Each playthrough is exactly the same. You essentially have three jobs as the player: Make sure your astronauts don’t die from exhaustion or hunger; assign your five astronauts to one of three resource gathering jobs; upgrade and maintain your base using said resources. The game tasks you to do those three things for as long as you can, with no change in gameplay from start to end. It requires very little forethought and there is no room for creativity. It’s just micromanagement at a very mundane level.
What Symmetry is more appropriately described as is a linear story containing survival inspired mechanics. If you want survival, go play Rimworld or something.
Once, I purposefully avoiding beating the game wondering if perhaps something new happens the longer I survive. Instead, I found there is no difference if you win after 30 minutes or 2 hours. There is no point to surviving indefinitely. You are really deciding how long you want to play before winning. It’s a bit turned around and doesn’t work well as a mechanic.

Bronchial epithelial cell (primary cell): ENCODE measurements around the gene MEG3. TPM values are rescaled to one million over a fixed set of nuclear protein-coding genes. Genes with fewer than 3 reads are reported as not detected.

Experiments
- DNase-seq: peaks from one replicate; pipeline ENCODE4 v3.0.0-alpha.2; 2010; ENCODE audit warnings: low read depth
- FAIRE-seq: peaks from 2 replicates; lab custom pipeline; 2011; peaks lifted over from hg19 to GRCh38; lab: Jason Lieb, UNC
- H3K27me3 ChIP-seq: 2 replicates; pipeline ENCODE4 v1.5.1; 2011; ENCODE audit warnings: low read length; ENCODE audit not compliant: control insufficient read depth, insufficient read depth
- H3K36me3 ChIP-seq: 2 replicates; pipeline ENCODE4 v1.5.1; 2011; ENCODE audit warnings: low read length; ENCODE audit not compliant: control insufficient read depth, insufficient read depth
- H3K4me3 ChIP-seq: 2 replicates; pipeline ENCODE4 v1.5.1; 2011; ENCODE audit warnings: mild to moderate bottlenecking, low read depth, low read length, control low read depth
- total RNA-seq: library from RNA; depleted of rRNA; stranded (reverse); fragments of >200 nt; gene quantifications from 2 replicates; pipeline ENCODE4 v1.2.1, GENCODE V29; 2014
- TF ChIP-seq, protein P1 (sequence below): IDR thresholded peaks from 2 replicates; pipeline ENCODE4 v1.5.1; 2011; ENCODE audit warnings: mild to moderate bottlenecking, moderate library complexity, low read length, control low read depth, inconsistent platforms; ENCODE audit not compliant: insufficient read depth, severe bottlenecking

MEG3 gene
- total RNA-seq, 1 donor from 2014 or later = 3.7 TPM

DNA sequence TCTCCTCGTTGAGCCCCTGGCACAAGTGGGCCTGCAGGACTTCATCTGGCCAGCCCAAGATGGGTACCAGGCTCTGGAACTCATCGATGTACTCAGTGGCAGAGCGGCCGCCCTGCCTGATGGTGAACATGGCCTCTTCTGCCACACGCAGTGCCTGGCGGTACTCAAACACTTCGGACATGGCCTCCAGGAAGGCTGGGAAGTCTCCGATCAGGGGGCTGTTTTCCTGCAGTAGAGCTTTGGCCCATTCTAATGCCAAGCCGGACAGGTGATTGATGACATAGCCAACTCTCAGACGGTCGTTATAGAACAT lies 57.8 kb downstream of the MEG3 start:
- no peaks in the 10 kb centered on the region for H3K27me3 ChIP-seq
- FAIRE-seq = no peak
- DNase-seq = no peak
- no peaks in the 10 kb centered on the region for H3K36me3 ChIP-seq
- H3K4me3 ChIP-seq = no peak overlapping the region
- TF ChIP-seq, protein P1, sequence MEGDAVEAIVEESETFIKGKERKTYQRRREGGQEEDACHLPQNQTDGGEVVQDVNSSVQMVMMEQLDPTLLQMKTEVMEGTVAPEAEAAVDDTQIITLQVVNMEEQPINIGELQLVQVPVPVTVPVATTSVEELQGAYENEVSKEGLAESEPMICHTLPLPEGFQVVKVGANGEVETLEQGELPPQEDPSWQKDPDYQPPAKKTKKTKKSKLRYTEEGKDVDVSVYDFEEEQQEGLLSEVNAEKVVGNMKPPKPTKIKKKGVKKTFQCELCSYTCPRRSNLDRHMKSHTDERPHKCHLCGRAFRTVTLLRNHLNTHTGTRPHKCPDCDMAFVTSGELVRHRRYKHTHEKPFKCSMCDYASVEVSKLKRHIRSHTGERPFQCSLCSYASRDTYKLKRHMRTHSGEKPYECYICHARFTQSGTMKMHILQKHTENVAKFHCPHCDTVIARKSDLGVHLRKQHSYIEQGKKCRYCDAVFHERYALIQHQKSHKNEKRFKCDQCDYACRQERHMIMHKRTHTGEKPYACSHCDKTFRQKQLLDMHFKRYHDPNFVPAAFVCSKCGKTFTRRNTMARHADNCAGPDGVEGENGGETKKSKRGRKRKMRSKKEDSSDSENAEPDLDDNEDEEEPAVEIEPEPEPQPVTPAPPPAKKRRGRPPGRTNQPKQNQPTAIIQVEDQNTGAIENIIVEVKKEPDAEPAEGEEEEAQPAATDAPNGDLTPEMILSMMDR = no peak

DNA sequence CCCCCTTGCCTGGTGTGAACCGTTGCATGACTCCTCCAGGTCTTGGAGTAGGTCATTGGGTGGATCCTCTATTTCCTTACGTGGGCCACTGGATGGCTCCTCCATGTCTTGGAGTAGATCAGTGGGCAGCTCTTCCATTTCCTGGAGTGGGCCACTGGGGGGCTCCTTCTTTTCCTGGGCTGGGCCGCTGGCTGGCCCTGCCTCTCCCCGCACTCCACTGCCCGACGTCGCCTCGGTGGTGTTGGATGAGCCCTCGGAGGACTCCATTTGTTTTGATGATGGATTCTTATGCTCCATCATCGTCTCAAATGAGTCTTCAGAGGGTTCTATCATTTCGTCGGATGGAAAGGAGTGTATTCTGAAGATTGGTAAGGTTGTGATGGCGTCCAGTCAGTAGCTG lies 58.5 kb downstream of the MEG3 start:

The story does reveal itself the longer you choose to survive. I say choose because there is a definite way to win the game. If you fix your spaceship you escape. However, if you do that too quickly, you miss the story. This does have an in-game purpose, as it ties into the character development of your crew. Some want to study the mysterious AI, some want to strand themselves to prevent the AI from spreading, and other wants to escape ASAP. I really like the concept.
But, in practice, those story beats and character developments don’t actually show themselves in gameplay or have any impact on your strategy. Your crew will do everything you tell them without any conflict. If you wait too long to escape, the game does not reflect the choice. All you get is some text every 5 minutes describing a crew members feelings or thoughts. Even the cutscene and voice over of your escape is exactly the same.
This game contains a cool a premise, but absolutely no follow through.
Symmetry is available from:
Symmetry was played on PC via Steam using a code provided by the publisher.